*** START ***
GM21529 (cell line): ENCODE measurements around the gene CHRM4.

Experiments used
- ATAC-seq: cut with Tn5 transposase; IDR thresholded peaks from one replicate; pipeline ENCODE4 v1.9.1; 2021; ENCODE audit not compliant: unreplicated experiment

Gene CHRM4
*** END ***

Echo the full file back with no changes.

GM21529 (cell line): ENCODE measurements around the gene CHRM4.

Experiments used
- ATAC-seq: cut with Tn5 transposase; IDR thresholded peaks from one replicate; pipeline ENCODE4 v1.9.1; 2021; ENCODE audit not compliant: unreplicated experiment

Gene CHRM4